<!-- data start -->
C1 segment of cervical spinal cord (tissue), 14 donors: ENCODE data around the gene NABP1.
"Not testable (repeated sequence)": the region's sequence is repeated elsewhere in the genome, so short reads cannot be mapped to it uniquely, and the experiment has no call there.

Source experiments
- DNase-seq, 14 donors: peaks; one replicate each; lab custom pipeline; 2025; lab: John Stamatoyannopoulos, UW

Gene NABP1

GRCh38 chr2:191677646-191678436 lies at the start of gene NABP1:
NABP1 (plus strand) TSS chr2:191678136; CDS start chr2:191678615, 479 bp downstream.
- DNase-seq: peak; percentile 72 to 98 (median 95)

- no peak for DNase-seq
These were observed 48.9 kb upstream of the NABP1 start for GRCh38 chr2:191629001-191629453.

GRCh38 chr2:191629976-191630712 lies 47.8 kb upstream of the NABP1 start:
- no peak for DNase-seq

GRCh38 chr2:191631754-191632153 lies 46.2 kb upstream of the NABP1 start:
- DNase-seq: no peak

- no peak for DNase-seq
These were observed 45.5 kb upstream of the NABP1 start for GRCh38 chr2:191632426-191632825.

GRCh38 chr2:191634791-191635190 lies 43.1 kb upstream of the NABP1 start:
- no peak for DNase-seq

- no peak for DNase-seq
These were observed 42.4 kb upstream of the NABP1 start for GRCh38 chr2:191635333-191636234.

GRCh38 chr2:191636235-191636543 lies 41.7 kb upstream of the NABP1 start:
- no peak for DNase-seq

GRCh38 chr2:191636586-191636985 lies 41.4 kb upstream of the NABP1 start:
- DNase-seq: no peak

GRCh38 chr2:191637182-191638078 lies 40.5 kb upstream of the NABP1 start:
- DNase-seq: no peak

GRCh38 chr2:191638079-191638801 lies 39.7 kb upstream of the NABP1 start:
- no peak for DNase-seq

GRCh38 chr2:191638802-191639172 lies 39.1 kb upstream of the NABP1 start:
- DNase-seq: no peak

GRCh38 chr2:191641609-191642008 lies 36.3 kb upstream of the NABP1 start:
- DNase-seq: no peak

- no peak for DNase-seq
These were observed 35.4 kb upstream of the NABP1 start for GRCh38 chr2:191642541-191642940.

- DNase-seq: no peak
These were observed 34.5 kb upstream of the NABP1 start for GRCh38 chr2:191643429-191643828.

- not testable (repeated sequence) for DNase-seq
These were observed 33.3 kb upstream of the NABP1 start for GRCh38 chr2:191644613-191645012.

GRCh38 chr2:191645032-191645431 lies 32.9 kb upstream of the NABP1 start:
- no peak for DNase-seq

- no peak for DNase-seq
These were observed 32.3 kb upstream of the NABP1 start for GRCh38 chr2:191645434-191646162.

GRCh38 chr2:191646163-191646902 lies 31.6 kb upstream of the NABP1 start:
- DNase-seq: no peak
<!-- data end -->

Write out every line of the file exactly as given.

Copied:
C1 segment of cervical spinal cord (tissue), 14 donors: ENCODE data around the gene NABP1.
"Not testable (repeated sequence)": the region's sequence is repeated elsewhere in the genome, so short reads cannot be mapped to it uniquely, and the experiment has no call there.

Source experiments
- DNase-seq, 14 donors: peaks; one replicate each; lab custom pipeline; 2025; lab: John Stamatoyannopoulos, UW

Gene NABP1

GRCh38 chr2:191677646-191678436 lies at the start of gene NABP1:
NABP1 (plus strand) TSS chr2:191678136; CDS start chr2:191678615, 479 bp downstream.
- DNase-seq: peak; percentile 72 to 98 (median 95)

- no peak for DNase-seq
These were observed 48.9 kb upstream of the NABP1 start for GRCh38 chr2:191629001-191629453.

GRCh38 chr2:191629976-191630712 lies 47.8 kb upstream of the NABP1 start:
- no peak for DNase-seq

GRCh38 chr2:191631754-191632153 lies 46.2 kb upstream of the NABP1 start:
- DNase-seq: no peak

- no peak for DNase-seq
These were observed 45.5 kb upstream of the NABP1 start for GRCh38 chr2:191632426-191632825.

GRCh38 chr2:191634791-191635190 lies 43.1 kb upstream of the NABP1 start:
- no peak for DNase-seq

- no peak for DNase-seq
These were observed 42.4 kb upstream of the NABP1 start for GRCh38 chr2:191635333-191636234.

GRCh38 chr2:191636235-191636543 lies 41.7 kb upstream of the NABP1 start:
- no peak for DNase-seq

GRCh38 chr2:191636586-191636985 lies 41.4 kb upstream of the NABP1 start:
- DNase-seq: no peak

GRCh38 chr2:191637182-191638078 lies 40.5 kb upstream of the NABP1 start:
- DNase-seq: no peak

GRCh38 chr2:191638079-191638801 lies 39.7 kb upstream of the NABP1 start:
- no peak for DNase-seq

GRCh38 chr2:191638802-191639172 lies 39.1 kb upstream of the NABP1 start:
- DNase-seq: no peak

GRCh38 chr2:191641609-191642008 lies 36.3 kb upstream of the NABP1 start:
- DNase-seq: no peak

- no peak for DNase-seq
These were observed 35.4 kb upstream of the NABP1 start for GRCh38 chr2:191642541-191642940.

- DNase-seq: no peak
These were observed 34.5 kb upstream of the NABP1 start for GRCh38 chr2:191643429-191643828.

- not testable (repeated sequence) for DNase-seq
These were observed 33.3 kb upstream of the NABP1 start for GRCh38 chr2:191644613-191645012.

GRCh38 chr2:191645032-191645431 lies 32.9 kb upstream of the NABP1 start:
- no peak for DNase-seq

- no peak for DNase-seq
These were observed 32.3 kb upstream of the NABP1 start for GRCh38 chr2:191645434-191646162.

GRCh38 chr2:191646163-191646902 lies 31.6 kb upstream of the NABP1 start:
- DNase-seq: no peak